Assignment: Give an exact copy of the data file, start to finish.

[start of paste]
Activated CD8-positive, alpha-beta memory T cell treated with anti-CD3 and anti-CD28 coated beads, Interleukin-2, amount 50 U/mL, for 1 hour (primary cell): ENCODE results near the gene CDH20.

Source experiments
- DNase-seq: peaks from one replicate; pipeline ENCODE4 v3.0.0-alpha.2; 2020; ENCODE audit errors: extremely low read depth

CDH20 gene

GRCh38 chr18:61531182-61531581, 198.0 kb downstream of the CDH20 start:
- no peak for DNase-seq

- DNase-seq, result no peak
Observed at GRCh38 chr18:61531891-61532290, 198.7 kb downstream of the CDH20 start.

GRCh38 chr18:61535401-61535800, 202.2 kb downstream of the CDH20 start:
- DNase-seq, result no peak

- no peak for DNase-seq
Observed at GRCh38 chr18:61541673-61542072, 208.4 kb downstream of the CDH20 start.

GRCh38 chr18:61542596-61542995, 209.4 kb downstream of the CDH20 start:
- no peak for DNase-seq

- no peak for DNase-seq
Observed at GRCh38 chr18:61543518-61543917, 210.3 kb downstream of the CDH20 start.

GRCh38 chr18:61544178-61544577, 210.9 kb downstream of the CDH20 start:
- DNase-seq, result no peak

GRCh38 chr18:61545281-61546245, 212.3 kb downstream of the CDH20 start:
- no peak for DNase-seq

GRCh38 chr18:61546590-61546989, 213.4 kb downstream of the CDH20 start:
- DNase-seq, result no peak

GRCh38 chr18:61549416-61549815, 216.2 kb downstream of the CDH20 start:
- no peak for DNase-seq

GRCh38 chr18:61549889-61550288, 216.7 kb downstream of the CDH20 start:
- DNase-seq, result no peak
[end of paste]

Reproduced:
Activated CD8-positive, alpha-beta memory T cell treated with anti-CD3 and anti-CD28 coated beads, Interleukin-2, amount 50 U/mL, for 1 hour (primary cell): ENCODE results near the gene CDH20.

Source experiments
- DNase-seq: peaks from one replicate; pipeline ENCODE4 v3.0.0-alpha.2; 2020; ENCODE audit errors: extremely low read depth

CDH20 gene

GRCh38 chr18:61531182-61531581, 198.0 kb downstream of the CDH20 start:
- no peak for DNase-seq

- DNase-seq, result no peak
Observed at GRCh38 chr18:61531891-61532290, 198.7 kb downstream of the CDH20 start.

GRCh38 chr18:61535401-61535800, 202.2 kb downstream of the CDH20 start:
- DNase-seq, result no peak

- no peak for DNase-seq
Observed at GRCh38 chr18:61541673-61542072, 208.4 kb downstream of the CDH20 start.

GRCh38 chr18:61542596-61542995, 209.4 kb downstream of the CDH20 start:
- no peak for DNase-seq

- no peak for DNase-seq
Observed at GRCh38 chr18:61543518-61543917, 210.3 kb downstream of the CDH20 start.

GRCh38 chr18:61544178-61544577, 210.9 kb downstream of the CDH20 start:
- DNase-seq, result no peak

GRCh38 chr18:61545281-61546245, 212.3 kb downstream of the CDH20 start:
- no peak for DNase-seq

GRCh38 chr18:61546590-61546989, 213.4 kb downstream of the CDH20 start:
- DNase-seq, result no peak

GRCh38 chr18:61549416-61549815, 216.2 kb downstream of the CDH20 start:
- no peak for DNase-seq

GRCh38 chr18:61549889-61550288, 216.7 kb downstream of the CDH20 start:
- DNase-seq, result no peak